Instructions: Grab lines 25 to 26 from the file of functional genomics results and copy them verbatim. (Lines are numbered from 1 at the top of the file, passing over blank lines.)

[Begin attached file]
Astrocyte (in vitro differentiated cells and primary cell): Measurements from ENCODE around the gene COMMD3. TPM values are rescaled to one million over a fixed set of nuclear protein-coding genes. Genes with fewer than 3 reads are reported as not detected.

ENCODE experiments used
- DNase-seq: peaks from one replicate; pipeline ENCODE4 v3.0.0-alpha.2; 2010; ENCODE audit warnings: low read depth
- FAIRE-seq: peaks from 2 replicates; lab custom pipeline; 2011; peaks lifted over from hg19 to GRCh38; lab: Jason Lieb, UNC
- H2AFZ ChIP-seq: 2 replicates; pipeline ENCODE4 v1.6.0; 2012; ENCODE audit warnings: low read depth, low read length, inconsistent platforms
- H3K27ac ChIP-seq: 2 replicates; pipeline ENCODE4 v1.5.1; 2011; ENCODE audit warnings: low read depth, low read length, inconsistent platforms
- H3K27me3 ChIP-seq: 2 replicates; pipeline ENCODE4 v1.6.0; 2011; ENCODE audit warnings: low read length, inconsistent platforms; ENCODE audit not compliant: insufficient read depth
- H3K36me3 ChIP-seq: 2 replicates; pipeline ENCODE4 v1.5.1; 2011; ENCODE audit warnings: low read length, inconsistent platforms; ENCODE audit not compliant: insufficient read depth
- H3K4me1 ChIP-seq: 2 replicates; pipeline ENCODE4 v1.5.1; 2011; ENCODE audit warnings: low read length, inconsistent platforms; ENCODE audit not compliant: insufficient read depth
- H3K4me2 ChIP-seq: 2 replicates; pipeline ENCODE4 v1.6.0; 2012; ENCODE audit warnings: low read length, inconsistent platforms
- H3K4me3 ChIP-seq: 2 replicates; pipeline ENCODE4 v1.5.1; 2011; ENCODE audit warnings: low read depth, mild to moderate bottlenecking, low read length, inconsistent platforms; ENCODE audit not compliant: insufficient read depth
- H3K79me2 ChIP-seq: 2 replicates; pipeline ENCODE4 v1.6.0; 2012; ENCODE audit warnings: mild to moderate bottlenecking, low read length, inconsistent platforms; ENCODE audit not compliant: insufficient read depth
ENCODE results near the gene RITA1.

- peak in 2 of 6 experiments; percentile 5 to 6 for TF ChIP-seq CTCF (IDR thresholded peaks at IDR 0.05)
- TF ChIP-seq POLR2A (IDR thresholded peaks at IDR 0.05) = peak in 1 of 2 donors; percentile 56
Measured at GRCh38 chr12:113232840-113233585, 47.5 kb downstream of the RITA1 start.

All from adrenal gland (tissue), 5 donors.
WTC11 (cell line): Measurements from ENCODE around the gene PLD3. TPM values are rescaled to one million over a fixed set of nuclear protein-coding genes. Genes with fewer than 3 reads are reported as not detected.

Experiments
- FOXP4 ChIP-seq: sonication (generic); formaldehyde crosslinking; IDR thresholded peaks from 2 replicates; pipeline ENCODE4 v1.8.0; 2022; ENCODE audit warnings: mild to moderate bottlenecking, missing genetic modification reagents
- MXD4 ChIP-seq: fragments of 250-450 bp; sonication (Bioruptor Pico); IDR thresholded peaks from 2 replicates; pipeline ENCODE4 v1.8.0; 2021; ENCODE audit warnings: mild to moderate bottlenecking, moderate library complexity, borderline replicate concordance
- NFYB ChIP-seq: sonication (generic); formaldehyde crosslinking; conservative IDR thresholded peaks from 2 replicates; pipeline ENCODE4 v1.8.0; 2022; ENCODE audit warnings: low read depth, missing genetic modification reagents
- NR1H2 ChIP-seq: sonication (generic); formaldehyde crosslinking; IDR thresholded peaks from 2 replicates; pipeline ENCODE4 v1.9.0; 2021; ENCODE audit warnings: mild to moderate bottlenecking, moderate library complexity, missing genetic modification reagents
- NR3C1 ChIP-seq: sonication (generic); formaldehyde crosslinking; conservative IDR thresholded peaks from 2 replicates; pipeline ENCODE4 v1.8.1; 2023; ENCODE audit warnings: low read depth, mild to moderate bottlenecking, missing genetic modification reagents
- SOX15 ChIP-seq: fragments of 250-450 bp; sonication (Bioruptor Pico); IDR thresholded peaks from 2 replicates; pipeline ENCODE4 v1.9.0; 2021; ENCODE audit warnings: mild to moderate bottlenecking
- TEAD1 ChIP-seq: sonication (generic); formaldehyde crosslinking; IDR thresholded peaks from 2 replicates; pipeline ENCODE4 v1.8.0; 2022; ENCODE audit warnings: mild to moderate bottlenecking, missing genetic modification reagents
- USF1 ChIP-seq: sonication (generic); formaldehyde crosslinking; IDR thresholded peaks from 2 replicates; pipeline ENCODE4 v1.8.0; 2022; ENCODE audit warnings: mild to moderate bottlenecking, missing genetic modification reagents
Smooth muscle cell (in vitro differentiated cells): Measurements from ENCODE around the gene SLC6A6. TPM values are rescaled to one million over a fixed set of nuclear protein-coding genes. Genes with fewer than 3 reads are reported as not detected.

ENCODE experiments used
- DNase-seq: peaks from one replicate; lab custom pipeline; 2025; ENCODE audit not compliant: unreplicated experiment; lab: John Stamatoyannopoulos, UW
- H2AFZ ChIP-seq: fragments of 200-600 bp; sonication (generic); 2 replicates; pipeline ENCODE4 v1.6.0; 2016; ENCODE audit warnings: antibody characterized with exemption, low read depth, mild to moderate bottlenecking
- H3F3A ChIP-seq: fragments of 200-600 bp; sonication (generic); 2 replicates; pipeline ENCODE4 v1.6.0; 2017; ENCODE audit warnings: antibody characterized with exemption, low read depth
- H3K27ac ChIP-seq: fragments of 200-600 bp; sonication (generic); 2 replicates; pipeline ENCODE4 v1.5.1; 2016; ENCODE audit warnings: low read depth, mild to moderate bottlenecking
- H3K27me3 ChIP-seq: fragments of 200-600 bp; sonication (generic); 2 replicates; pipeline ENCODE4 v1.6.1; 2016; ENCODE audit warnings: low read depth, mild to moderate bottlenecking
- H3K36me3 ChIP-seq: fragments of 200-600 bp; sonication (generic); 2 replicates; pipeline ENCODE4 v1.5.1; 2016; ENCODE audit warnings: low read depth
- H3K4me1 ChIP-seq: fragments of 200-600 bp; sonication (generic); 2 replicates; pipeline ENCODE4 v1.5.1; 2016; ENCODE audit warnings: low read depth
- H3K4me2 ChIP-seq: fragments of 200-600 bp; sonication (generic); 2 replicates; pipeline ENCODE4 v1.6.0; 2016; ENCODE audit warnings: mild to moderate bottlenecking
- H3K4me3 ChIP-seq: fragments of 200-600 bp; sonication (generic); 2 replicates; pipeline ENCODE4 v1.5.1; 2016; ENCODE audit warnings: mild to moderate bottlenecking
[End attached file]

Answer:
- SOX15 ChIP-seq: fragments of 250-450 bp; sonication (Bioruptor Pico); IDR thresholded peaks from 2 replicates; pipeline ENCODE4 v1.9.0; 2021; ENCODE audit warnings: mild to moderate bottlenecking
- TEAD1 ChIP-seq: sonication (generic); formaldehyde crosslinking; IDR thresholded peaks from 2 replicates; pipeline ENCODE4 v1.8.0; 2022; ENCODE audit warnings: mild to moderate bottlenecking, missing genetic modification reagents